Human Growth Hormone and Harrison Hansen's bravery are two of the topics for Phil Clarke this week.
Last Updated: 25/02/10 11:17am
Much has been said about Terry Newton's failure of a drugs test last week.
I think that the team of hard-working drugs testers who have managed to find a reliable and legally watertight test for Human Growth Hormone should be congratulated.
They've worked diligently for years to get this breakthrough and ensure that sport is about healthy competition.
For those of you interested in Human Growth Hormone, here's a brief summary of the subject:
The hormone is naturally produced in the anterior pituitary gland (inside our brains) and stimulates growth, cell reproduction and regeneration. Your body produces it throughout the day in little blasts, the biggest one occurring an hour after you've gone to sleep. (That's one of the reasons why it's a good idea for athletes / players to rest / sleep in the day after they've trained hard). As children and adolescents we produce more than the adult / elderly population, it helps us to grow obviously.
In some cases, doctors use a man-made version of Human Growth Hormone to treat children's growth disorders and adult growth hormone deficiencies.
Sadly, and rather dangerously, some sportsmen and women also use it to increase muscle mass and energy levels. It can also decrease their level of body fat. However there is still relatively little known about it.
We do know that it can lead to a pituitary tumour, thicken the jaw bone, fingers and toes, cause pressure on the nerves (e.g. carpel tunnel syndrome), lead to diabetes, liver damage and gynecomastia (enlarged breasts in men).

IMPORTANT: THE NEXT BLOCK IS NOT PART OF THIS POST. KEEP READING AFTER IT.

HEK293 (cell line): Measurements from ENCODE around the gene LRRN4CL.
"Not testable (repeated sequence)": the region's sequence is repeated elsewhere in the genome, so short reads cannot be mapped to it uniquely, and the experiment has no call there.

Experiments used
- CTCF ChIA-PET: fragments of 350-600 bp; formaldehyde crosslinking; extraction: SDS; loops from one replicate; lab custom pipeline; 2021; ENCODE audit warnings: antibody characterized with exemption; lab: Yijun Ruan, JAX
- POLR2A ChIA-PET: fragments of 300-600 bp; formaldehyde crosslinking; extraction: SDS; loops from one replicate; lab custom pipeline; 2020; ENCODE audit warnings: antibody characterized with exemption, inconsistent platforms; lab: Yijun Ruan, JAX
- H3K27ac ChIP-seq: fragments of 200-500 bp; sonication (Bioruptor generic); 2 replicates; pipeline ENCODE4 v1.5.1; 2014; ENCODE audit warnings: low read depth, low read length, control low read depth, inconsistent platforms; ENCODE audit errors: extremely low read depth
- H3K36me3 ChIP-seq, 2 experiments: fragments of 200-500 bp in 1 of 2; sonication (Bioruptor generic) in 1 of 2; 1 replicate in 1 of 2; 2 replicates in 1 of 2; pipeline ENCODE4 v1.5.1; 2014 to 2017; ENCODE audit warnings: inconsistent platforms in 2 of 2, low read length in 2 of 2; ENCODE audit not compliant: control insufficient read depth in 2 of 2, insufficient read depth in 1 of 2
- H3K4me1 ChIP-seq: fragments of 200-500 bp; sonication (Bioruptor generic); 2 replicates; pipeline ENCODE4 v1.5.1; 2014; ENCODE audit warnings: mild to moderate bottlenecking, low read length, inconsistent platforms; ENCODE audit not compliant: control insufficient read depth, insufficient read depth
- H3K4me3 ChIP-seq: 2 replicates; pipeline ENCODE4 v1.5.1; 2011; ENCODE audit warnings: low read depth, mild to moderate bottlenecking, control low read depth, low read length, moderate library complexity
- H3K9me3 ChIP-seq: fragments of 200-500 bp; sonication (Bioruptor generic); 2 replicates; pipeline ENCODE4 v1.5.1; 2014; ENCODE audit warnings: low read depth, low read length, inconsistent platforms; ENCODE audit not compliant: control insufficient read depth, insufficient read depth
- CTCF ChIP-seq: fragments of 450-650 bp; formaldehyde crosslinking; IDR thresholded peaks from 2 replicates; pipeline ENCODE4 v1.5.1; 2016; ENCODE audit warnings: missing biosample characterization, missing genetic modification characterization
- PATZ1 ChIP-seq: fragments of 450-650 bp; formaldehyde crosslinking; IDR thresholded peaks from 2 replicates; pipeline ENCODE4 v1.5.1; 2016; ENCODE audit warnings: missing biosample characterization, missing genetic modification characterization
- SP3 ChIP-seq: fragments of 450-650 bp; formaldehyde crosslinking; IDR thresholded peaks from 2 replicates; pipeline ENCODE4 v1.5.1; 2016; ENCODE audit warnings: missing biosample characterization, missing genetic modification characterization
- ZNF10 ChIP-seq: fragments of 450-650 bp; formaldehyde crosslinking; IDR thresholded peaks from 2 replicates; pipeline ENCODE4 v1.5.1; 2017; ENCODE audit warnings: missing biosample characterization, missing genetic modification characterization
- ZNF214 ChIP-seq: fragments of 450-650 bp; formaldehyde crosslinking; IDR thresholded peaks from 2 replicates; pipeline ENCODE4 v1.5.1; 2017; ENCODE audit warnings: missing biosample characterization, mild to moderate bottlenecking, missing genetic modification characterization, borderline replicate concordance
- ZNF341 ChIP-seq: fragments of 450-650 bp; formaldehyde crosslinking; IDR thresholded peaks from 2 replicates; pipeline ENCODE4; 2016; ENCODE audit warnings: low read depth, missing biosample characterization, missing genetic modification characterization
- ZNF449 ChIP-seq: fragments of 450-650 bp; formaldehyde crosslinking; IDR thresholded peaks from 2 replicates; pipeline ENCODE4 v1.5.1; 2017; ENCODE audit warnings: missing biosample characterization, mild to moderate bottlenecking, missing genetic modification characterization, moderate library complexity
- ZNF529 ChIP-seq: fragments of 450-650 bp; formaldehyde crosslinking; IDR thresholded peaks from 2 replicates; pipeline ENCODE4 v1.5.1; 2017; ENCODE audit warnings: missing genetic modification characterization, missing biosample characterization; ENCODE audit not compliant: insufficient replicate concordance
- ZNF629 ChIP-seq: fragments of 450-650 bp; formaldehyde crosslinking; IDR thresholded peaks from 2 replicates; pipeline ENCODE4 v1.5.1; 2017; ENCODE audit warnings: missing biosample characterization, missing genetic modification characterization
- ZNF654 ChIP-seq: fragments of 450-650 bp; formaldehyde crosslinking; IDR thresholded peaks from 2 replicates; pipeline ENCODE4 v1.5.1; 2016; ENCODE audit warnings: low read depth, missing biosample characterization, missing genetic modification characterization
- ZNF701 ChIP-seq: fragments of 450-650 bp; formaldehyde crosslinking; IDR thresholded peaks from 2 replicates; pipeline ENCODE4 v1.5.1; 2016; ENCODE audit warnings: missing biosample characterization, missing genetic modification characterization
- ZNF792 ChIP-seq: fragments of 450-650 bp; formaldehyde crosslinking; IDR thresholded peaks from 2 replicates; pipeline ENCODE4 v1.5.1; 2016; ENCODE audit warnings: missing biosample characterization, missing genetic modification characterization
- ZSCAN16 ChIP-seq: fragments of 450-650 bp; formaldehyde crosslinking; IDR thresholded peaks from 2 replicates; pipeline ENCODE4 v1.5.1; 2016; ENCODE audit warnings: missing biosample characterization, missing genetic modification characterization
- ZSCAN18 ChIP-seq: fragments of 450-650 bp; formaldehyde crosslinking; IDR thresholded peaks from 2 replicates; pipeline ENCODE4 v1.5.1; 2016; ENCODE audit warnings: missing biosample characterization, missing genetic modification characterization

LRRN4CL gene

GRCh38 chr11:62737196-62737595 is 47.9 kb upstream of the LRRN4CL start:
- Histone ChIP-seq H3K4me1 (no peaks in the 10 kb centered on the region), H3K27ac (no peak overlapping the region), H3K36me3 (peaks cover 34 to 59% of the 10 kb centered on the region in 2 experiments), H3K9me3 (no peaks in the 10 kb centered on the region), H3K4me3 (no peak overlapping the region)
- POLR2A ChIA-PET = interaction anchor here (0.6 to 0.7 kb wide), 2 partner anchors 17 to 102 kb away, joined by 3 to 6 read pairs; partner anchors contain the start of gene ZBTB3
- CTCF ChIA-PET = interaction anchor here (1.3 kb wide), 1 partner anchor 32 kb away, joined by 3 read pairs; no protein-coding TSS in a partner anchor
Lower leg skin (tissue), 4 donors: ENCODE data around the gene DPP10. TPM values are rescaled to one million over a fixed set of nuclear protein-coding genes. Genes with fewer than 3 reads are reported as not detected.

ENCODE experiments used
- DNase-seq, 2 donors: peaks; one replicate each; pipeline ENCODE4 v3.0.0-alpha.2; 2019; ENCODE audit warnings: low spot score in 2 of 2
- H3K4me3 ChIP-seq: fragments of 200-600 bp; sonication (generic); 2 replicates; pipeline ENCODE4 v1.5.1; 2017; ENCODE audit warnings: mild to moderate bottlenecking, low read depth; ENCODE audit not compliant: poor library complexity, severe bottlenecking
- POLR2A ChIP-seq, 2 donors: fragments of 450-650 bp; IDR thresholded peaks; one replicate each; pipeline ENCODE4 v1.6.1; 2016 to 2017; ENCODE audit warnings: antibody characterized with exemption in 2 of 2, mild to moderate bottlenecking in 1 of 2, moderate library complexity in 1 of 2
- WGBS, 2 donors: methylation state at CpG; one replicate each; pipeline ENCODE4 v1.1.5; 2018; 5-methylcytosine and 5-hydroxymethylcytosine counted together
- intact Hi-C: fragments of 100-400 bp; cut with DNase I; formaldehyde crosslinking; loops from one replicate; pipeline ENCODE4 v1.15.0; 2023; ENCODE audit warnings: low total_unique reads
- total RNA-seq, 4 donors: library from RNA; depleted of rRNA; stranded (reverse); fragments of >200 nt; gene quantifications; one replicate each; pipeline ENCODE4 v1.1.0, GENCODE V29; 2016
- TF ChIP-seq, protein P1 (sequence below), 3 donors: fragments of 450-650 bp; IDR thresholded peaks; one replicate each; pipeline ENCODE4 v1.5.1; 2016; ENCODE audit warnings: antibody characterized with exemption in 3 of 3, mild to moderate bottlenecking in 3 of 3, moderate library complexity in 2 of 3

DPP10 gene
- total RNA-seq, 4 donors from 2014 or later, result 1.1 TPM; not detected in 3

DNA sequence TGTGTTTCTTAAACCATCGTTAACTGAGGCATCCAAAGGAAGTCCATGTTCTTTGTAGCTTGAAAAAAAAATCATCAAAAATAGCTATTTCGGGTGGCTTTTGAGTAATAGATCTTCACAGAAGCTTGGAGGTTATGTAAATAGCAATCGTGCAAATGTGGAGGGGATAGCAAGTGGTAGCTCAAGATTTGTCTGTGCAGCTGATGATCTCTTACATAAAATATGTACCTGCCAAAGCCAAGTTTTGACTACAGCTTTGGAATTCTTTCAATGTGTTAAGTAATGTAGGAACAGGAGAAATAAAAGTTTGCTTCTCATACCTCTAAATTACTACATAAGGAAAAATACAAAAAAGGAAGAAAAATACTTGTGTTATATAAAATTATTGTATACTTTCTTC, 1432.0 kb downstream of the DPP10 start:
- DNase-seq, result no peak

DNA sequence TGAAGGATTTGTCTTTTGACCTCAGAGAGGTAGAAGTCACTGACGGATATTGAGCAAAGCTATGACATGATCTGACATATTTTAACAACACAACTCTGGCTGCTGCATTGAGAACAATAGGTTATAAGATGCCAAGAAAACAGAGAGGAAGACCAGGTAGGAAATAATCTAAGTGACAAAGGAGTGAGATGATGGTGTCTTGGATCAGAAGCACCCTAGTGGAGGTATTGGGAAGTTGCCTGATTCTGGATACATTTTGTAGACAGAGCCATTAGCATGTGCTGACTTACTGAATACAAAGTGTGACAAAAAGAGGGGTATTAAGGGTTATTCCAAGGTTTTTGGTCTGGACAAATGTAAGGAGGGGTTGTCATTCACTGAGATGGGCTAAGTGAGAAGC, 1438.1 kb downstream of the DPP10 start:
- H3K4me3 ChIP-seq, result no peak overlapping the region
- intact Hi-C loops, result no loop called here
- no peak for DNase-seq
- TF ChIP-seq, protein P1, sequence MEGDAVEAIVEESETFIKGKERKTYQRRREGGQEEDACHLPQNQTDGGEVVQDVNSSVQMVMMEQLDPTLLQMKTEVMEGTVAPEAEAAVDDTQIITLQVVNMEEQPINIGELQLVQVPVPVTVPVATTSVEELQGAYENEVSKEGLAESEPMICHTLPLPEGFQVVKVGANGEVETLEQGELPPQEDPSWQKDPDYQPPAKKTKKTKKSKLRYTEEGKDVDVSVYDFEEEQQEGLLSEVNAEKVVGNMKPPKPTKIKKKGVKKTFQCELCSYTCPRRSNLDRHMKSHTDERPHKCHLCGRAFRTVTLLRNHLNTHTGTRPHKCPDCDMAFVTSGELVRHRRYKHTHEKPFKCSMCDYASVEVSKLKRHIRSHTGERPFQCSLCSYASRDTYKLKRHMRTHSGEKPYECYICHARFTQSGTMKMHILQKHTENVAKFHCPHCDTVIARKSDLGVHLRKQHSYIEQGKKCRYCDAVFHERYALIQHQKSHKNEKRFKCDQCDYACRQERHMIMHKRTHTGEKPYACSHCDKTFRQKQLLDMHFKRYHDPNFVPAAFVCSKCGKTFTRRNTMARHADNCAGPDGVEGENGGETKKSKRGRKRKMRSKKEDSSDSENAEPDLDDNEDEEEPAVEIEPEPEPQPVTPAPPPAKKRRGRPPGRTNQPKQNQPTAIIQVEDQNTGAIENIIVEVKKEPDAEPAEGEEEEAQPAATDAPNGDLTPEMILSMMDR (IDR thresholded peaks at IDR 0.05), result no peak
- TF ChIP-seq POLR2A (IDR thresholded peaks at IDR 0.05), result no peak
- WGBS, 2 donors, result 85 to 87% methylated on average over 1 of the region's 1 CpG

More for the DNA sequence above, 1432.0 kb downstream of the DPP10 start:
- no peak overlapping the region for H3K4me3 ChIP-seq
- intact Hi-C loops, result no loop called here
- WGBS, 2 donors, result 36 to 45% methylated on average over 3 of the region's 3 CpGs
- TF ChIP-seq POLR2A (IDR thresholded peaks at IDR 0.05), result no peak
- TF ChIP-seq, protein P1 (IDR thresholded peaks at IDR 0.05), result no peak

If that list isn't enough to put you off taking it, then I'm not sure what is!
On the attack
I spent time a lot of time last week looking at the number of defenders that teams put into a tackle. This week I thought that I'd try to take a quick look into the attacking side of things.
In my opinion, rugby is at its best when the ball passes from player to player at speed and the team progress to the try line. Chris Riley's try on Saturday was a perfect example when the ball was moved from the centre of the pitch to the flank in four fast passes.
I've only done the one game between Warrington and Wigan, but wanted to know your thoughts on what makes a good game of rugby league?
Total number of passes:
Then we need to take account of the fact that Warrington had a bit more possession than Wigan so we can divide the total number of passes by the total number of play-the-balls that each team had.
Warrington: 183 passes ÷ 143 play-the-balls = 1.28 passes per play
Wigan: 163 passes ÷ 122 play-the-balls = 1.34 passes per play
It might be a surprise to many that there are less than two passes on an average play in a rugby league match. Very few could say that last Saturday's game didn't have all of the ingredients for a classic sporting event - drama, tension, controversy and an amazing atmosphere.
As we attempt to attract more supporters to the sport we need to look at what regular and floating viewers find attractive about the game. Is there enough movement of the ball to entice new followers of the sport? Do we have enough scoring opportunities in a game? Is there enough risk taking?
Let me know what you think.
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Hi Phil. Can you please advise what the rule change concerning the kick and chase for 2010 is? During the live games at the weekend you commented on a rule change relating to offside when a team kicks on the last tackle. I have been unsuccessful in finding this rule change. Thanks, Philip Sheeran.
PHIL SAYS: The below answer is from Stuart Cummings:
For a player to be onside he must have both feet behind the ball when it is kicked.